that the world is gonna break your little heart”

“Join” also reprises two of the tracks from his Cass single, but in my mind, they’re inferior versions. Both “Gun vs. Knife” and “Leeches 2” are re-arranged to start with a drum intro. I don’t think it works. The 7” versions are a bit more raw. But I could also see people being way more into the album versions. You gotta love variety.

There are also some inherent problems with “Join Dan Sartain.” I really get the feeling that Dan’s UK label, One Little Indian, is totally clueless as to how to market this guy. Their big acts are Bjork and, uh, Jesse Malin? I’m not quite sure…you heard of Rairbirds? Monsta? Mighty Roars? Dan sticks out like a sore thumb. As Devil’s Advocate though, he’s received laudatory NME and MOJO coverage with the label’s hard work (they honestly do push him hard to the press) and I think that’s slowly translated to US coverage in Rolling Stone and (I think) Spin.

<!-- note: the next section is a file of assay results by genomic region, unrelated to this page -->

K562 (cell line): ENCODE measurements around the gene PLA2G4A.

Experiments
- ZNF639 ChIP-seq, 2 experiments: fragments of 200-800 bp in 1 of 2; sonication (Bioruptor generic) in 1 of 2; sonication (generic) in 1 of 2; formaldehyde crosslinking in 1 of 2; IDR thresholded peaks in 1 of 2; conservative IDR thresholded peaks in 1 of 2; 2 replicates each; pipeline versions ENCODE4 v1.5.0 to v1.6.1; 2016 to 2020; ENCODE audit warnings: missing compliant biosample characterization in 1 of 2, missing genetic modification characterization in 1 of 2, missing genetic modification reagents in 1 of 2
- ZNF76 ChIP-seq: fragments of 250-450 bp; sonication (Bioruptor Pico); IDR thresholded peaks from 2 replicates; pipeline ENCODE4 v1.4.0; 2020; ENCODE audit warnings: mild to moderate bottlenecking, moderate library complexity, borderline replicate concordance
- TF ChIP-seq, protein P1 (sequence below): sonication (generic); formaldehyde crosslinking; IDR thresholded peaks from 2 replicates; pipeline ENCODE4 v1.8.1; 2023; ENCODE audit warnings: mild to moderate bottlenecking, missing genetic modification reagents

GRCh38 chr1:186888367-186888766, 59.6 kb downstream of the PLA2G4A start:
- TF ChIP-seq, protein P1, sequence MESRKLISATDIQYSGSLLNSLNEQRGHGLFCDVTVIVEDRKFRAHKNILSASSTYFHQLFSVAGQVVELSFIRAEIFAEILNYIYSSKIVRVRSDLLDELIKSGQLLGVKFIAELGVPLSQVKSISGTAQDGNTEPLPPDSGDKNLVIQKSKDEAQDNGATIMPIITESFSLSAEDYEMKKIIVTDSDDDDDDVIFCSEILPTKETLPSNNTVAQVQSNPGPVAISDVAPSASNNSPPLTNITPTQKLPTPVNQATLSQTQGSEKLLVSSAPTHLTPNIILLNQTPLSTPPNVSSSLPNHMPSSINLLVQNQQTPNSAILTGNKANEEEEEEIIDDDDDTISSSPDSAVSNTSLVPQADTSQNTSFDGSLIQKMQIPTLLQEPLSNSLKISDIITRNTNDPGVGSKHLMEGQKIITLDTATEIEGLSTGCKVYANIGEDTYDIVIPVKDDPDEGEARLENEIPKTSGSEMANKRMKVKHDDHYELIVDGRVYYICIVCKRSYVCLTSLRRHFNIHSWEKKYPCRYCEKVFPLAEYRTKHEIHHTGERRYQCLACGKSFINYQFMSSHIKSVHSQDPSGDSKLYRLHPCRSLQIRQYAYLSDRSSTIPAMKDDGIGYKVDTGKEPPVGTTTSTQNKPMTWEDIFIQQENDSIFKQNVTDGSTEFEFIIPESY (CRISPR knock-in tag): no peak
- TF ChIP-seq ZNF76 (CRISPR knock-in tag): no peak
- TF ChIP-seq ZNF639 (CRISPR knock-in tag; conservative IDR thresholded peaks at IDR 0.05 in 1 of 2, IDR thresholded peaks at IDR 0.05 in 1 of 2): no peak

But back to bashing One Little Indian…the first single is “Replacement Man” and not only is it one of Dan’s mere passable songs, but the sleeve art is atrocious…straight from those ads for fake Warhol silk-screens of your own photo that you find the back of Rolling Stone. Maybe Dan actually chose the song as a single but I doubt it. I know he didn’t choose the artwork (the image done up Warhol style is just the album cover…albeit a dazzling self-portrait Dan made of blowing his brains out). “Thought it Over” or “Drama Queens” or even “Totem Pole” all seem more likely to get radio play (and more so, seem more accessible to a wider audience) than the clunky “Replacement Man.”